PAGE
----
China exports rise in March, rebounding from slump

In this April 1, 2019, photo, tugboats move a container ship at a port in Qingdao in eastern China's Shandong Province. Data released Friday, April 12, 2019, shows that China's exports rebounded from a contraction in March and sales to the United States grew strongly despite President Donald Trump's tariff hikes.(Chinatopix via AP)

China's exports rise 14.2% percent in March; sales to US also up despite Trump tariffs

BEIJING — China's exports rebounded from a slump in March and sales to the United States rose despite President Donald Trump's tariff hikes.

Exports rose 14.2% over a year ago to $198.7 billion, recovering from February's 20.8% contraction, customs data showed Friday. Imports fell 7.6% to $166 billion, worsening the previous month's 5.2% decline.

Exports to the United States rose 3.7% to $31.8 billion, recovering from February's 28.6% decline despite Trump's tariffs of up to 25% on $250 billion of Chines goods.

Imports of American goods plunged 25.8% to $11.3 billion, hit by Chinese retaliatory duties and orders to buyers to find other suppliers.

The slump has added to pressure on Chinese leaders to make peace in a tariff war with Washington over Beijing's technology ambitions.

"Exports have yet to fully recover from a sharp slowdown late last year," said Julians Evans-Pritchard of Capital Economics in a report.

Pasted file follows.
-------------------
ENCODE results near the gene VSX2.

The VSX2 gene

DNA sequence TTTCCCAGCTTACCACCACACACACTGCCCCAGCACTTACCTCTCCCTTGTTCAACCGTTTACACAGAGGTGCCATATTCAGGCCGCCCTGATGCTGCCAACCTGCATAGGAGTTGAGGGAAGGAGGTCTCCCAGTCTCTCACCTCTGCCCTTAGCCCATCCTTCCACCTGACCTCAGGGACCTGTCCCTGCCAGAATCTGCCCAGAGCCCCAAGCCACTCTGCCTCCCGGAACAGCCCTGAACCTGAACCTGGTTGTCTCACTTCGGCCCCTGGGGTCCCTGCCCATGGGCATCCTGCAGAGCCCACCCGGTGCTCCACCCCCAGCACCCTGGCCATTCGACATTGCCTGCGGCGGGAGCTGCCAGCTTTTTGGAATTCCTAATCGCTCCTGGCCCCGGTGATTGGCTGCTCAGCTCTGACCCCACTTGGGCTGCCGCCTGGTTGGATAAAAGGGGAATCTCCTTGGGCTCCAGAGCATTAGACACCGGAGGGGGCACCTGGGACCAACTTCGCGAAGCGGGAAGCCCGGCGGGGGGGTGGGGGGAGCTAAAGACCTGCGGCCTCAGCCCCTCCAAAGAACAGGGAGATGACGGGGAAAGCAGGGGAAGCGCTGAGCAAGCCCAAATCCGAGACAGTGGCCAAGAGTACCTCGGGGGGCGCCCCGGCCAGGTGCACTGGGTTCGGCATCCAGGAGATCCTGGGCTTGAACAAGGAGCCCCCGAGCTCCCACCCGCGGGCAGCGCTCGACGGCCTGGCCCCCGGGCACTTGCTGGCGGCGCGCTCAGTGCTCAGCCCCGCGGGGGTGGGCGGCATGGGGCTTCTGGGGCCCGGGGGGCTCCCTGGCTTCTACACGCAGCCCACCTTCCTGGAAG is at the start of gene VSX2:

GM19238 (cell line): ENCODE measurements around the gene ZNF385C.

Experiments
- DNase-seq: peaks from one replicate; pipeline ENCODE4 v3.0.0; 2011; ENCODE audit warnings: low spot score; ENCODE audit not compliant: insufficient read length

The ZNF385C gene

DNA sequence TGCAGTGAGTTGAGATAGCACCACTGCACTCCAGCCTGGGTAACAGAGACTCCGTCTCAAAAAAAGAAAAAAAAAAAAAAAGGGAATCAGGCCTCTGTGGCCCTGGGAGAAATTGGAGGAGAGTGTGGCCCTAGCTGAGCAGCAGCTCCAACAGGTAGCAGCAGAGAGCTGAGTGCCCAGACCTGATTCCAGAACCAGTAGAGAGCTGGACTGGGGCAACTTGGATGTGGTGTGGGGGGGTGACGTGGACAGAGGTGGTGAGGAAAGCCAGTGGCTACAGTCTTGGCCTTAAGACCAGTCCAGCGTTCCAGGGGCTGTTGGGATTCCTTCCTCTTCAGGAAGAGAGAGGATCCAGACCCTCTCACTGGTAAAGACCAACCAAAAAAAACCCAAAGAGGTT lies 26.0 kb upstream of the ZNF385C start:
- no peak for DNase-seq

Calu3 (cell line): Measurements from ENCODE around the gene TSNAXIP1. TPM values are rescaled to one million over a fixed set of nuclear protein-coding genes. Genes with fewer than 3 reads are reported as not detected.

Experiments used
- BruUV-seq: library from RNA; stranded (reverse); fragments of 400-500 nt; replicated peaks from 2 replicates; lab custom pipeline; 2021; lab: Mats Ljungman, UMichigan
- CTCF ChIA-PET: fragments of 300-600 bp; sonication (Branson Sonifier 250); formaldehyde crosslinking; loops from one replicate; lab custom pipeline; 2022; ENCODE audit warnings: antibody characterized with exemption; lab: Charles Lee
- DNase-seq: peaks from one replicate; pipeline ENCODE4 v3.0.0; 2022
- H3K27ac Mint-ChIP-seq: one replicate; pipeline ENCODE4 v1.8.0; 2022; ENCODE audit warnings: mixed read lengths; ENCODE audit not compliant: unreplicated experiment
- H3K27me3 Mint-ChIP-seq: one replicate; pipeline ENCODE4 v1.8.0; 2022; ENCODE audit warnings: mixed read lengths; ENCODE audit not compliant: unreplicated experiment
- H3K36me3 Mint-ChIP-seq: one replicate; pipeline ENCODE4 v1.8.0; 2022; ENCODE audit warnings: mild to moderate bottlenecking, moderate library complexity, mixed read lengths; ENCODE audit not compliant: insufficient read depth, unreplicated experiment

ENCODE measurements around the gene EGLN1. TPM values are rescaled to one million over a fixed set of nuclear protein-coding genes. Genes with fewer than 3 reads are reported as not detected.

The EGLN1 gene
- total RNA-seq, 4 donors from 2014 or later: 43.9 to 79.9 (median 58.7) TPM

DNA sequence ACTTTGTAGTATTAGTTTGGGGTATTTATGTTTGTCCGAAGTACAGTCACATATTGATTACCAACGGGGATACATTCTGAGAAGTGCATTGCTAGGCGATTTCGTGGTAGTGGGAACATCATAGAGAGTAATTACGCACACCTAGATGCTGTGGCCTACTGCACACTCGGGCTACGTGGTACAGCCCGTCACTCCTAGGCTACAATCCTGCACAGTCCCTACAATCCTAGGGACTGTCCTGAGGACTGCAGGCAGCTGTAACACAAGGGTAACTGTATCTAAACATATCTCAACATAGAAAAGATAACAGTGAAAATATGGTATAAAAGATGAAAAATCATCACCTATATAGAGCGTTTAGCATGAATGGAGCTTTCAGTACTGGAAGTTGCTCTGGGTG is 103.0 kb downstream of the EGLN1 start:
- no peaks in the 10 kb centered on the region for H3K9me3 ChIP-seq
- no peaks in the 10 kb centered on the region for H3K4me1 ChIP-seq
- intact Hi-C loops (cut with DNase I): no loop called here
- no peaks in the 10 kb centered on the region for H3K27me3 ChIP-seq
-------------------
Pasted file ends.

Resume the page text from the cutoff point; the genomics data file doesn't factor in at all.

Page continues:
Chinese government spokespeople said Thursday talks with Washington were making progress after nine rounds of negotiations. The latest three-day meeting in Washington last week dealt with technology transfer, intellectual property rights, agriculture and enforcement.

Economists say a settlement appears increasingly like. But they say even if that happens, this year's Chinese exports will be lackluster.

Washington is pressing Beijing to scale back plans for government-led creation of Chinese competitors in robotics and other technologies. Europe, Japan and other trading partners echo U.S. complaints those violate Beijing's market-opening commitments.

The fight has disrupted trade in goods ranging from soybeans to medical equipment. The dispute has rattled financial markets and prompted the International Monetary Fund and other forecasters to lower their outlook for global economic growth.

"The reversal of U.S. tariffs would only provide a small boost to exports of around 1% to 2%," said Evans-Pritchard. "With global growth set to remain weak in the coming quarters, a strong rebound in exports therefore looks unlikely."

Chinese exports to the 28-nation European Union rose 23.7% over a year earlier to $33.1 billion. Imports of European goods fell 4.9% to $22 billion.

Exports to the United States grew by double digits through most of 2018 despite Trump's tariff hikes starting in July. But they slid in December once the full impact hit.

Exports to the United States in January and February fell 14.1% from a year earlier.

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